Would You Notice If An Atom Of Anti-Hydrogen Annihilated In Your Room?

If an atom of anti-hydrogen came into existence in the room you are in, would you notice?
One of the first lead-lead collisions at the Large Hadron Collider, recorded by the ALICE detector in November 2010. In this collision of lead nuclei at a small impact parameter (central collision), 1209 positively-charged (darker tracks) and 1197 negatively-charged (lighter tracks) particles are produced. Image credit:  CERN, for the benefit of the ALICE Collaboration (License: CC-BY-4.0)

One of the first lead-lead collisions at the Large Hadron Collider, recorded by the ALICE detector in November 2010. In this collision of lead nuclei at a small impact parameter (central collision), 1209 positively-charged (darker tracks) and 1197 negatively-charged (lighter tracks) particles are produced. Image credit:  CERN, for the benefit of the ALICE Collaboration (License: CC-BY-4.0)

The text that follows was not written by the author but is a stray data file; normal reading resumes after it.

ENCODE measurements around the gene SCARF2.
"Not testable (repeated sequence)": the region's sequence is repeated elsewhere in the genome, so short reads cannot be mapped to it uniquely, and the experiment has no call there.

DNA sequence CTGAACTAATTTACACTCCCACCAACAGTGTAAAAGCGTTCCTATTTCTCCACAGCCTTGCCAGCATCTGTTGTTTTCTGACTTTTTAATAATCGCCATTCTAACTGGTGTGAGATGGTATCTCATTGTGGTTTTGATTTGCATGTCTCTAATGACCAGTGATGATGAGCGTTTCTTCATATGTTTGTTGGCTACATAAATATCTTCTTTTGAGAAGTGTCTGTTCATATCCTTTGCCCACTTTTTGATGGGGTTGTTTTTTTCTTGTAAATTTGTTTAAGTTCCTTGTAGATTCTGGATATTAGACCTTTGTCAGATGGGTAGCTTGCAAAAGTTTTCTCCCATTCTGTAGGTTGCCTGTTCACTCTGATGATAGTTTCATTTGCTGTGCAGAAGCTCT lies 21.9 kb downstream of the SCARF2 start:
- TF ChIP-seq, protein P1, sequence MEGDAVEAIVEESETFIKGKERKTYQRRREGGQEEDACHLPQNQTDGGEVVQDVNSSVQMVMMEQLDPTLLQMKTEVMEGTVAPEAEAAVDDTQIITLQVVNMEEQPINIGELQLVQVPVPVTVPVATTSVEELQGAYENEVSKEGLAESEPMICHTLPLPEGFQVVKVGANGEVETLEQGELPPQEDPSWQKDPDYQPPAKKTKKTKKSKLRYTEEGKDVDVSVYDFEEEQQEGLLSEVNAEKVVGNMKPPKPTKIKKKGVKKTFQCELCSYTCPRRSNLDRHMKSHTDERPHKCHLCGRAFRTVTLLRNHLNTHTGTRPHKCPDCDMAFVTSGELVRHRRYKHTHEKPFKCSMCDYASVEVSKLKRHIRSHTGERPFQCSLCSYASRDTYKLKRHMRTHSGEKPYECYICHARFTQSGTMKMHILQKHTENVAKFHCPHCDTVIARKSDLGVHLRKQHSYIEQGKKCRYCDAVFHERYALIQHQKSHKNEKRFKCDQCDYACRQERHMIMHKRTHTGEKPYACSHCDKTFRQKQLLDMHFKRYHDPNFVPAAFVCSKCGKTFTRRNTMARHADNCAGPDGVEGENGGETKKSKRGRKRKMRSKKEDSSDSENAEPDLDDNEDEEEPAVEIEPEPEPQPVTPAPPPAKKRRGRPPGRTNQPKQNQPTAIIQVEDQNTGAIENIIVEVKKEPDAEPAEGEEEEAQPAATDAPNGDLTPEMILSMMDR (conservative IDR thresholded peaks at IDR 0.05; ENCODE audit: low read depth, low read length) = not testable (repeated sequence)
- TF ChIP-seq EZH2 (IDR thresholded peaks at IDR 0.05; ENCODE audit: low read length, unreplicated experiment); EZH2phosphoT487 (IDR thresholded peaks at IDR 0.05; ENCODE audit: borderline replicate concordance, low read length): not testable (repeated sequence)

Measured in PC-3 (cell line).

Anti-hydrogen is the antimatter equivalent of the hydrogen atom. The simplest atom in our Universe, hydrogen is usually made of a single proton and a single electron. Hydrogen is also one of the most abundant elements in our Universe by a large margin, but its antimatter counterpart has been rather difficult...

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How Can We Tell When Something Hits The Moon?

Artist’s conception of the March 17, 2013 lunar impact as seen from Earth. Image credit: NASA's Scientific Visualization Studio

Artist’s conception of the March 17, 2013 lunar impact as seen from Earth. Image credit: NASA's Scientific Visualization Studio